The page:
Above, l: The island of Lindau provides a picturesque setting for the annual Meeting of Nobel Laureates.
Above, r: NIGMS-supported graduate students Sarah Bowman (l) and Erika Milczek (r) were honored to talk with chemistry Nobel laureate Richard Ernst.
The tiny island of Lindau in southern Germany swells with brainpower each summer when hundreds
of specially selected graduate students and two dozen Nobel laureates descend for a week of lectures, laughter, science and sauerbraten.
Held every year since 1951 on this postcard-perfect
patch of Bavaria a few miles from Switzerland
and Austria, the Meeting of Nobel Laureates
connects young researchers from around the world with Nobel Prize-winning scientists, as well as with each other. It’s the only official Nobel event outside Stockholm. Lectures in the mornings, question-and-answer sessions in the afternoons and networking lunches and dinners encourage what the organizers call “intergenerational”
The theme of the Lindau meeting alternates on a 3-year schedule. This year’s was chemistry, attracting
580 young scientists from 67 countries.
The U.S. delegation included 64 students in their third and fourth years of graduate study. Nominated
by their universities and approved by the Lindau council, students attended the conference for free with the support of the Department of Energy, National Science Foundation, Oak Ridge Associated Universities and—for the first time this year—the National Institute of General Medical
“This is evidence of our interest in collaborations among science agencies and promoting awareness among American scientists of what’s going on globally,” said NIGMS chemistry program director John Schwab, who helped select the 15 NIGMS-sponsored students and who accompanied them to Lindau.
Several NIGMS-supported Nobel laureates attended
the meeting as well, including Robert Grubbs and Richard Schrock (2005), and Martin Chalfie, Osamu Shimomura and Roger Tsien (2008).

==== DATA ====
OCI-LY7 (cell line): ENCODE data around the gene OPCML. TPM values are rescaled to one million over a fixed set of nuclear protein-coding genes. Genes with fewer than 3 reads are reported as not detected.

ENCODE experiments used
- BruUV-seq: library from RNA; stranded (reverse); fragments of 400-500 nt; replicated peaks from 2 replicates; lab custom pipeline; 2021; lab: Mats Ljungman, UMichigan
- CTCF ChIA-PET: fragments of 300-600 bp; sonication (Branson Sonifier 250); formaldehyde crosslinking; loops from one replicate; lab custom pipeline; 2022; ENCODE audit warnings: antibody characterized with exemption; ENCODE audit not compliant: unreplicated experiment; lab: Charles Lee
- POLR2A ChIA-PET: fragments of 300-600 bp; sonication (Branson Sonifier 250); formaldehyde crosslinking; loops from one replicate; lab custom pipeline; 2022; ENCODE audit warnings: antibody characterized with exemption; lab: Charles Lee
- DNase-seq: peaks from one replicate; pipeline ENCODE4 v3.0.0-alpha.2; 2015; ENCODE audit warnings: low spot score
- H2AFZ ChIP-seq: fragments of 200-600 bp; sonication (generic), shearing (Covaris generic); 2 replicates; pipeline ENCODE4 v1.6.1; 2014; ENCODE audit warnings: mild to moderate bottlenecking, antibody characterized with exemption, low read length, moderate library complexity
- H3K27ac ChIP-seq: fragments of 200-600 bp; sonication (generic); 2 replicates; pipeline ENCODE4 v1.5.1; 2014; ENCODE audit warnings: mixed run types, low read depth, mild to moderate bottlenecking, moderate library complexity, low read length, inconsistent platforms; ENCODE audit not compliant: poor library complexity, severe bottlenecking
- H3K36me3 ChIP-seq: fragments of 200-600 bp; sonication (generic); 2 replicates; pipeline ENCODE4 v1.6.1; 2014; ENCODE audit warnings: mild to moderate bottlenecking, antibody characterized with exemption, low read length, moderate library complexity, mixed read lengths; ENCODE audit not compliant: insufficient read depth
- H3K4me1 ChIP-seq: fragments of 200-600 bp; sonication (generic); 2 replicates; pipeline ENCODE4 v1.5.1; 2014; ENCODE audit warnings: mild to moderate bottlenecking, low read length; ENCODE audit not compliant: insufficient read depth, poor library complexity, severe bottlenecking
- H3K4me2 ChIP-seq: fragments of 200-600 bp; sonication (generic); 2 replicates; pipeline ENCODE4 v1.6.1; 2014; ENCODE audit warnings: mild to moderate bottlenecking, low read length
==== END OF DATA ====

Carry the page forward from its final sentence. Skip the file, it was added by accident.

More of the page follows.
They and other Nobel recipients impressed star-struck students with their accessibility, candid opinions and tales of a dedication to high-quality science, often driven by serendipitous findings.
One of the most popular talks came from Swiss laureate Richard Ernst (1991), who shared his passion
for Tibetan art and argued that having interests
outside the lab creates better scientists. It was a message that resonated with young researchers struggling to find a healthy work/life balance.
“It was wonderful to speak to all the Nobel laureates
and get life and research advice,” said NIH-sponsored attendee Erika Milczek of Emory University.
“It’s one thing to hear them give a scientific presentation,
but another to interact with them on a personal level,” added Yale University student Imran Babar, also an NIH-supported attendee. “They seem bigger than life, but then you see that they’re normal people. You hear their stories about the pathways that led them into science in the first place and their success.”
The lesson that struck Babar the most was that a career in science is “not focusing on winning the prize but instead on doing good science and being passionate about the journey. If you win the Nobel, that’s great, but if not, that’s good too, because you’re doing what you love.”
The scientific talks offered an accessible and inspiring array of topics, from the latest advances
in a chemical reaction known as olefin metathesis
to climate change and renewable energy. A common theme at the Lindau meetings is the impact of science on society.